c. Consensual Sex between Prisoners and Guards
Courts disagree about whether a correctional officer can be held liable for having sex with a prisoner when the prisoner consents to the act. In Carrigan v. Davis, 70 F. Supp. 2d 448 (D.Del. 1999), a federal court in Delaware held that a guard had violated the Eighth Amendment by engaging in vaginal intercourse with a prisoner under his supervision, whether or not she had consented. The court relied on Delaware state law that made it a crime for a correctional officer to have sex with a prisoner, whether or not it was consensual. In Freitas v. Ault, 109 F.3d 1335 (8th Cir. 1997), however, the Eighth Circuit found that consensual sex does not constitute cruel and unusual punishment because it does not cause any pain, according to that court’s definition.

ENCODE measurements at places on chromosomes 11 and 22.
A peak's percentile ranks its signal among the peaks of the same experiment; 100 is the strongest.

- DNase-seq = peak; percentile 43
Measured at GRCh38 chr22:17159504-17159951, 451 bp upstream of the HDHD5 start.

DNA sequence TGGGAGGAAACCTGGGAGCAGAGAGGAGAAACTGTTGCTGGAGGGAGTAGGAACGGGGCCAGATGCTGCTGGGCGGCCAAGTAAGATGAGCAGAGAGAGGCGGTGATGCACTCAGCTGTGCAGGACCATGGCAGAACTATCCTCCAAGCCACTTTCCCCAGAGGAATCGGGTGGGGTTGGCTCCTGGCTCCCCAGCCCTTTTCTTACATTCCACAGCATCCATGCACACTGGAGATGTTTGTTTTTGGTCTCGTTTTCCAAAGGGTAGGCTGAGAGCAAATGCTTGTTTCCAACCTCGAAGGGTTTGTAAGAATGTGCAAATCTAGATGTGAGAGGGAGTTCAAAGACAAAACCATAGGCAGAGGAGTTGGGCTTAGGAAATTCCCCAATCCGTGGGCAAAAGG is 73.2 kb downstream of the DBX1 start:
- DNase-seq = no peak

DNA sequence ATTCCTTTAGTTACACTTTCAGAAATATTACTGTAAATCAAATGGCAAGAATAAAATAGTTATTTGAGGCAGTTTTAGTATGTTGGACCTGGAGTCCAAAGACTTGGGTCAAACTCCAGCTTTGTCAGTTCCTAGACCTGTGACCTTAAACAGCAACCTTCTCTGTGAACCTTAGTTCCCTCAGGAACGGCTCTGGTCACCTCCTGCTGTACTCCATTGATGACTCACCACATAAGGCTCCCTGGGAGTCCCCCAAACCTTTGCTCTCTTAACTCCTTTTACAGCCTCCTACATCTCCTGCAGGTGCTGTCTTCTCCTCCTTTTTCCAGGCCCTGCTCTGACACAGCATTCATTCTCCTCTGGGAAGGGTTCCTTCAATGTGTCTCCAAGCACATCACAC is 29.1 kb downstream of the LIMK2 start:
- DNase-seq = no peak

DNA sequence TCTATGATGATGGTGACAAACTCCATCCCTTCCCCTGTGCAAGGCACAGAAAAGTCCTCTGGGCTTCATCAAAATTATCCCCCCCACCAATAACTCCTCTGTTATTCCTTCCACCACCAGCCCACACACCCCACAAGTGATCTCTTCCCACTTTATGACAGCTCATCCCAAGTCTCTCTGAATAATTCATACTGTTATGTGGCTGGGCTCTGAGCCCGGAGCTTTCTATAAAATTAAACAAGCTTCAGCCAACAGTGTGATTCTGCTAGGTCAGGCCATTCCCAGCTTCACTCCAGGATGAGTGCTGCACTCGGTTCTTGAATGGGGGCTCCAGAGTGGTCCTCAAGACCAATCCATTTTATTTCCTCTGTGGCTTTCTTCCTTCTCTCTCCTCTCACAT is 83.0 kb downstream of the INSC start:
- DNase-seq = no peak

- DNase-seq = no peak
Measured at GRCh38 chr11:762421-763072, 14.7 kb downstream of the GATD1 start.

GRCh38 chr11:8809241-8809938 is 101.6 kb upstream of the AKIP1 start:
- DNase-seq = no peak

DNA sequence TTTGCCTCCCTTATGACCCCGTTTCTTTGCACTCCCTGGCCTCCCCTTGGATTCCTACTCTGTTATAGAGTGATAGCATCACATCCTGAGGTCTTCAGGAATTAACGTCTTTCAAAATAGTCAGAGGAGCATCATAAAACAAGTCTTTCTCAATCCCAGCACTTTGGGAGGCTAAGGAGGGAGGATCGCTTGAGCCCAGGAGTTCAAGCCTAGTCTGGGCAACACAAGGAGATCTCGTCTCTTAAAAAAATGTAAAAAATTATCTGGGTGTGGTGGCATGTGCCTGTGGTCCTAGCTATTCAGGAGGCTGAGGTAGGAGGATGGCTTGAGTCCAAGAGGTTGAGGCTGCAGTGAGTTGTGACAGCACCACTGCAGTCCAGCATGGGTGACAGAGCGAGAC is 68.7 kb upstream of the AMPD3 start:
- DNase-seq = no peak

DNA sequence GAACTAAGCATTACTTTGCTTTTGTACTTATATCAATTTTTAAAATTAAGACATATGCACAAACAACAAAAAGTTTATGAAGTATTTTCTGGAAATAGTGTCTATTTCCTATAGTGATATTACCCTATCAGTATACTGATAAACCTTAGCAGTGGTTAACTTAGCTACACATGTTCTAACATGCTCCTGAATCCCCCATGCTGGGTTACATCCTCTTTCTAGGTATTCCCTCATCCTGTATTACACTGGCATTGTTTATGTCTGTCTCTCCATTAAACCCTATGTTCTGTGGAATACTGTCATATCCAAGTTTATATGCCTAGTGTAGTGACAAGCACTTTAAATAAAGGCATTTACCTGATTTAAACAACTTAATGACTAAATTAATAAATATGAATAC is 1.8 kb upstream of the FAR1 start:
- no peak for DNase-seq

Today, the federal government and most states have statutes making it a crime for a correctional employee to have intercourse with an inmate, regardless of whether or not he or she consents. A federal law, 18 U.S.C. § 2243, criminalizes sexual intercourse or other physical conduct between an officer and prisoner in any federal prison. You can check out the resources listed earlier in this section for State laws on sexual contact between guards and prisoners.
d. Challenging Prison Supervisors and Prison Policies